What a year… We’ve been Trumped and Brexited, blitzed by bogus news, and fighting to protect good journalism pretty much everywhere. But there were flashes of hope and better days. The Spotlight movie and Panama Papers showed the world what great reporting can do. GIJN itself added 27 new member organizations from 26 countries — more evidence that our profession is alive and doing great stories with better tools in more places than ever before.
As the year draws to a close, we’d like to share the 10 most popular stories on our site that have grabbed the attention of our dear readers. Please join us in taking a look at The Best of GIJN.org in 2016:
How the BBC Abandoned Investigative Reporting
The BBC has more journalists than any other media outlet in Britain, yet it produces shockingly little investigative reporting. Former head of investigations at Newsnight Meirion James details why and how the BBC can get back in the game.
A Data Journalism Expert’s Personal Toolkit
Data journalist Duc Quang Nguyen shares his favorite tools for data-driven journalism (ddj).
Improve Your Data Literacy: 16 Blogs to Follow in 2016
A curated list of 16 data blogs cobbled together by the School of Data. It includes Nathan Yau’s Flowing Data, FiveThirtyEight and the New York Times’ The Upshot.
Spotlight: 8 lecciones sobre periodismo de Investigación
GIJN director David Kaplan reviews the Oscar-winning film Spotlight to highlight what goes on behind the scenes of muckraking. This post is also available in English.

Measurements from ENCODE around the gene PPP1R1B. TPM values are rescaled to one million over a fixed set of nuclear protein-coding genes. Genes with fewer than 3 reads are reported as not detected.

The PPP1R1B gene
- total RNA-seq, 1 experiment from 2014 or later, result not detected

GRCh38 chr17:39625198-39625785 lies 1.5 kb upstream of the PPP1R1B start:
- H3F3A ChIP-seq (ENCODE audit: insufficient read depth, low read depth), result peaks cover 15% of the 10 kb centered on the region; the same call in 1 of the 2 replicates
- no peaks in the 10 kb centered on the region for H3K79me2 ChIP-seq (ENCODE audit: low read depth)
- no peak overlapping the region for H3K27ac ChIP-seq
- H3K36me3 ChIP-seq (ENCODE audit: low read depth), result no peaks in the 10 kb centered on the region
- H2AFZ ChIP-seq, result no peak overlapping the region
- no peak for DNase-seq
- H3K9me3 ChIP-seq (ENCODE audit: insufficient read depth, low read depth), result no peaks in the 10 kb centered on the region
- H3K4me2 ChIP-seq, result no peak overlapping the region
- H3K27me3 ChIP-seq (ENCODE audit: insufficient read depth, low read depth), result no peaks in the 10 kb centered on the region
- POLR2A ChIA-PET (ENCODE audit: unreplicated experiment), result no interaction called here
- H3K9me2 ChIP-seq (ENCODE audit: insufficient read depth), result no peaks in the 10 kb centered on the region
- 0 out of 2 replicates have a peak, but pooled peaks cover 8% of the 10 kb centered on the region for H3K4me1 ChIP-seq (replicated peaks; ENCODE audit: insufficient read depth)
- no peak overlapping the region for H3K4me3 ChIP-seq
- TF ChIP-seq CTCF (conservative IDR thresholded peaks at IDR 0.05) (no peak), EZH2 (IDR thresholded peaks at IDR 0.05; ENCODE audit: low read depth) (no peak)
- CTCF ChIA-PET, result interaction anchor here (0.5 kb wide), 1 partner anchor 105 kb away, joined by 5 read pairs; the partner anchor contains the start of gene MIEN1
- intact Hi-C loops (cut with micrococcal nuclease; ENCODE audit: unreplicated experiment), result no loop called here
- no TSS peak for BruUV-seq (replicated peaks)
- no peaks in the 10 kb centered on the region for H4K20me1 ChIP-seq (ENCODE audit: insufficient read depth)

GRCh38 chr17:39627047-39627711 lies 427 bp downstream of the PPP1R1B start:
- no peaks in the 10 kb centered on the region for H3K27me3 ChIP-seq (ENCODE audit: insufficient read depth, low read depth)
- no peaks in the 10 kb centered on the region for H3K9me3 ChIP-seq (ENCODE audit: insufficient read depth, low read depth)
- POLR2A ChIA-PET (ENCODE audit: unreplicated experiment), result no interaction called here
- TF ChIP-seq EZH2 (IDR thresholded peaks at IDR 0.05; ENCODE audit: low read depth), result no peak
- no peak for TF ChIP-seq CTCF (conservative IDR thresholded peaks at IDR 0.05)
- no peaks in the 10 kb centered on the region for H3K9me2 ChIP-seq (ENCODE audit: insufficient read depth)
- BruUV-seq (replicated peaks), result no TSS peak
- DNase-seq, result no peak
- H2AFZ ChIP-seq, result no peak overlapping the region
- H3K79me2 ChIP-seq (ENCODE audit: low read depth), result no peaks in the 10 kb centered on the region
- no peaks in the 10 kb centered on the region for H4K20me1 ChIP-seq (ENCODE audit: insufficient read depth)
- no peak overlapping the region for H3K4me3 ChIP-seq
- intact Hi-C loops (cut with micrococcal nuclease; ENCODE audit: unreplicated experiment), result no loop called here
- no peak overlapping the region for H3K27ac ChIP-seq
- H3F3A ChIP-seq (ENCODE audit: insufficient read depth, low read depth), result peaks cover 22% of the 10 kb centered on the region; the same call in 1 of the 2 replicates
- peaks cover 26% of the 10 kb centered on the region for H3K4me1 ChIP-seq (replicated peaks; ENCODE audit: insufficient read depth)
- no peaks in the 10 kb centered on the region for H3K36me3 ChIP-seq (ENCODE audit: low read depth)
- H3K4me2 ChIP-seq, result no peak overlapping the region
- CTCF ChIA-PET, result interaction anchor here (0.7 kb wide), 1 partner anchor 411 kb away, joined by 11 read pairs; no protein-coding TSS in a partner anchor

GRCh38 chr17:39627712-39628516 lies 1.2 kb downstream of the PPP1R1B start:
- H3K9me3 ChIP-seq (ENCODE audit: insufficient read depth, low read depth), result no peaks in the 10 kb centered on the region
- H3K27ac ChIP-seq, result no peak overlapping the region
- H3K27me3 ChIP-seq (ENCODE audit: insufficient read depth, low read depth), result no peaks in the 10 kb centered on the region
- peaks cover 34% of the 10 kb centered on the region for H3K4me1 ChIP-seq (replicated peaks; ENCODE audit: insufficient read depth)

The Unlikely Journalist Who Dethroned America’s Robber Barons
Veteran journalist Steve Weinberg’s compelling account of muckraker Ida Tarbell, a pioneer of what we now call investigative journalism. Her dogged research helped provide a foundation for anti-trust law and trigger the breakup of Standard Oil.
Follow the Money: How Open Data and Investigative Journalism Can Beat Corruption
Paul Radu, director of the Organized Crime and Corruption Reporting Project (OCCRP), argues that fighting future crime will need cross-border co-operation between journalists and programmers, with plenty of advanced data investigative techniques.
RSF’s Press Freedom Index: A Growing Paranoia of Journalism
The 2016 World Press Freedom Index by Reporters without Borders (RSF) showed a “deep and disturbing decline” in respect for press freedom, and “a climate of fear and tension combined with increasing control over newsrooms by governments and private-sector interests.”
Investigative Journalism & Foreign Aid: A Huge Return on Investment
GIJN’s David Kaplan and OCCRP’s Drew Sullivan show the extraordinary return for governments who funded watchdog journalism through foreign aid projects — as much as 50,000%. Why then, they ask, isn’t more invested?
The 10 Most-Used Tools in Today’s Newsrooms
From communicating through Slack to consuming tweets on Tweetdeck, here are tools that journalists actually use on a daily basis to get the job done.